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Mickelson Opposes Possible Ban of Long Putters


Phil Mickelson is aligned with the players who oppose the possible ban of long putters. From the site of this week's $6 million Barclays Singapore Open, a European Tour event that starts Thursday, the four-time major winner said such a move would be "grossly unfair."

"It's not an issue that I'm involved with, I understand both sides," he told reporters. "It's just that I don't think you can take away what you've allowed players to use, practice and play with for 30 years. I think it is grossly unfair."

Mickelson's comments came on the heels of remarks made last week by Keegan Bradley - "Lefty's" friend, protégé and partner in the 2012 Ryder Cup's two-man matches - that he may sue golf's powers-that-be if the USGA and Royal & Ancient Golf Club of St. Andrews - the game's two main ruling bodies - prohibit belly putters or putters anchored to the body.

Bradley became the first player in history to win a major title with a belly putter when he took the 2011 PGA Championship. He has been joined in the litigation chorus by "broomstick" wielders such as Tim Clark, who won the 2010 Players Championship.

Ernie Els - who used a long putter en route to winning the Open Championship for his fourth major title this summer - has long asserted the club is legal and also hinted at legal action, as has 2012 U.S. Open champion, Webb Simpson.

Mickelson has dabbled with a broomstick, but his primary putter of choice is a conventional blade. His comments this week are the polar opposite of fellow luminaries Jack Nicklaus and Tiger Woods, who both have said they don't believe long putters are legal.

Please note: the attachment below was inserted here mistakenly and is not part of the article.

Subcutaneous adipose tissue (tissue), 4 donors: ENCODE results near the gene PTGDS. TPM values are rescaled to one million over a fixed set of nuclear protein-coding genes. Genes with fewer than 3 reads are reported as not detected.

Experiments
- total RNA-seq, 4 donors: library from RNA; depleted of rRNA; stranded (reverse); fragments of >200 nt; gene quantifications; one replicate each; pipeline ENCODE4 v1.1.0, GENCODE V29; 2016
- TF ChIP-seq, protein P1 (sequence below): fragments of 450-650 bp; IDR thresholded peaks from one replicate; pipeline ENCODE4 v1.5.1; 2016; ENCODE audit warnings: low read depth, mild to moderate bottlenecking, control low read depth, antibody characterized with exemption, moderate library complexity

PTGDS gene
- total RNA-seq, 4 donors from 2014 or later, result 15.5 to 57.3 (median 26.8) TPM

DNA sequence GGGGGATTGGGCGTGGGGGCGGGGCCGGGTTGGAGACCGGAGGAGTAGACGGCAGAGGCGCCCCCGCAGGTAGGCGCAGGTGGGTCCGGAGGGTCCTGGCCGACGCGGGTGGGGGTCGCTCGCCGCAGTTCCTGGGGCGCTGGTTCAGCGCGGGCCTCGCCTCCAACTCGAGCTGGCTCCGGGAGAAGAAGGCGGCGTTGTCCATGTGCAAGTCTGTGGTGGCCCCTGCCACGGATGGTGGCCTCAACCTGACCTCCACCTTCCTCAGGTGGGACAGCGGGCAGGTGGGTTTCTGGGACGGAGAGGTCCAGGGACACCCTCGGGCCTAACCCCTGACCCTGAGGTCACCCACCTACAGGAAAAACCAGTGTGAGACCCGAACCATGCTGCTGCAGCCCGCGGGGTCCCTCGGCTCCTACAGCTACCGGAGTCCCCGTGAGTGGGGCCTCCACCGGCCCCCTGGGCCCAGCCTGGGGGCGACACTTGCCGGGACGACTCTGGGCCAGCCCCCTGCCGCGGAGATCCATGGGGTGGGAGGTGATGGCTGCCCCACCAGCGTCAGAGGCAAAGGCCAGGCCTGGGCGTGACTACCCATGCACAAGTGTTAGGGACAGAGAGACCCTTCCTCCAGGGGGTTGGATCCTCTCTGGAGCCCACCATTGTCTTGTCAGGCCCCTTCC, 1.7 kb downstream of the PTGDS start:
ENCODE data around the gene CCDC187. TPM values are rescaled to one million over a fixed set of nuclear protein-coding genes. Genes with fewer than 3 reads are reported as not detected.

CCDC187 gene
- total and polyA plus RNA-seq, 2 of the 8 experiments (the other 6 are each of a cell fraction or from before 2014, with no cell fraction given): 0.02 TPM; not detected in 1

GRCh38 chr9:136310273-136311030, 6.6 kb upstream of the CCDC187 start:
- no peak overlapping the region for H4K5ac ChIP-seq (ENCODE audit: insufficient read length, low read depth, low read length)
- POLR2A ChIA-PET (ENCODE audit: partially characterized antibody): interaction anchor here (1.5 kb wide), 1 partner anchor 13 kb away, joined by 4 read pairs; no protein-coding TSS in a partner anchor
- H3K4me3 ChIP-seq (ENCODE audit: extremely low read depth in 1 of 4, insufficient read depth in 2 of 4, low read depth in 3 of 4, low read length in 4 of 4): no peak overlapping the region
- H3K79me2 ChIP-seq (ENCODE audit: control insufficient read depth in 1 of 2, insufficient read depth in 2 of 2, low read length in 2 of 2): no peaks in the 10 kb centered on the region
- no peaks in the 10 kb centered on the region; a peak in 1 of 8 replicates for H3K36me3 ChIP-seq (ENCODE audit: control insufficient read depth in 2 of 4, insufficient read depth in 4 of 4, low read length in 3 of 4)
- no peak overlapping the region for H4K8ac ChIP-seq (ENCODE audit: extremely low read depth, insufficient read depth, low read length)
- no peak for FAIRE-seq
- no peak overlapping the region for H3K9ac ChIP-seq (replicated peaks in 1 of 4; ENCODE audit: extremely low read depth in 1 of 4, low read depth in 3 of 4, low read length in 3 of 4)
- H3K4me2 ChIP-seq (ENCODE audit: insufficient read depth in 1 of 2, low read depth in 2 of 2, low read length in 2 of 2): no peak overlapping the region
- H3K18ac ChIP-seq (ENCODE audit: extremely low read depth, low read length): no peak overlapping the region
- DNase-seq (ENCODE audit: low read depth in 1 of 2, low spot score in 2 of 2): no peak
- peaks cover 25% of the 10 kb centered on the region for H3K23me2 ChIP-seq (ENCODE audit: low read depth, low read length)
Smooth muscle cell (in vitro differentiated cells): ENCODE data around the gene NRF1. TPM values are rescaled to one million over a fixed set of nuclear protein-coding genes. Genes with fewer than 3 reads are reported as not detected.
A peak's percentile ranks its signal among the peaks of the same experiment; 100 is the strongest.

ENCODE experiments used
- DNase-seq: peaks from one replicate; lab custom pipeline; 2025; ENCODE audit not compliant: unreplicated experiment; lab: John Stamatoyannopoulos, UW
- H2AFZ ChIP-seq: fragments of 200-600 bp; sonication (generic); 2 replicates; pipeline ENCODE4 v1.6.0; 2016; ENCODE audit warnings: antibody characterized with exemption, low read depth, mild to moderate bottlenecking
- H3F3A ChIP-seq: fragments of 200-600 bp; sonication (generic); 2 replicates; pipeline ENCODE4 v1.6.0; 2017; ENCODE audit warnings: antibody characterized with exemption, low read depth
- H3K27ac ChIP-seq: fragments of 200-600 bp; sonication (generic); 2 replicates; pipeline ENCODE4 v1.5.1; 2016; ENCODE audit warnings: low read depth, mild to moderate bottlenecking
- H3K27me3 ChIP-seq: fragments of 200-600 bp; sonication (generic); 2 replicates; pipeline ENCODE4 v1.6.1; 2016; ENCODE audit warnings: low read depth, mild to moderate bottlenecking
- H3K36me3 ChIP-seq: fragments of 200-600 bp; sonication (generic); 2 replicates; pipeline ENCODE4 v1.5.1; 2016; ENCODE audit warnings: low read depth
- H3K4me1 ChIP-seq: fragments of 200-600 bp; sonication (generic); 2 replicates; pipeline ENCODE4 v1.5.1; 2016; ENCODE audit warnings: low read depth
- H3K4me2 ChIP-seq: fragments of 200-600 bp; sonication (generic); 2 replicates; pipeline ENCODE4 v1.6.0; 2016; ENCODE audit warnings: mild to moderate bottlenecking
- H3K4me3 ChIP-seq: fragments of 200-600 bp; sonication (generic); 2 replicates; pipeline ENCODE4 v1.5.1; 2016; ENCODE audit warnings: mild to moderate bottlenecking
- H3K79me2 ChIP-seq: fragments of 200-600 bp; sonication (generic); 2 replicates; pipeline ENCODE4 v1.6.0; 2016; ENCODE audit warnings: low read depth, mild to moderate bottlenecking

Back in February at the AT&T Pebble Beach National Pro-Am, Woods remarked: "I believe it's the art of controlling the body and club and swinging the pendulum motion. I believe that's how it should be played. I'm a traditionalist when it comes to that."

Adam Scott, who also uses a long putter, disputes Woods' claim. "I am not necessarily sure his views on what a putter should be are correct at all - his view that the putter should be the shortest club in the bag has never been a rule of golf. I do not see why it should be now," said Scott, whose caddie, Steve Williams, previously worked for Woods.

In addition to major champions Bradley and Els, Simpson used a belly putter to win the U.S. Open at Olympic Club. Two of the past three Players champions - Clark and Matt Kuchar - and 2011 FedEx Cup champion Bill Haas used long or belly putters as well.

One of the main reasons for the calls of banning long putters is that some believe anchoring a club to the body provides an inherent advantage and more control. But folks like Bradley, Els, Simpson, Clark, et al feel their hard-earned titles would be denigrated if such putters are suddenly prohibited, and that their legacy might one day be construed that they were "cheaters" by using a club that was later ruled to be illegal.

Simpson has begun practicing with a regular putter in preparation for a rules change. But that doesn't mean he'll agree with such a decision. "I'm friends with a lot of the R&A and the USGA guys and I know they are trying to do it for the betterment of the game," he said. "But I don't think it's a good decision."

Simpson also doesn't believe the rule change is borne out by improved putting statistics by players using long putters. "If you look at the stats, last year there was no one in the top 20 of the 'strokes gained' category who anchored a putter," the thoughtful North Carolinian added.

"So you have to throw out the argument of 'it's an advantage' right there. There's a bunch of arguments going around but I haven't heard a good one yet."

On Sunday, European Tour chief George O'Grady confirmed that the USGA and R&A have been discussing the rules change. The two governing bodies are expected to meet in the next few weeks and perhaps come to a decision prior to the start of the 2013 season on the various world tours, although it's more probable that a formal vote won't take place until March. The decision might also take into account the current rules cycle, which runs through December 2015.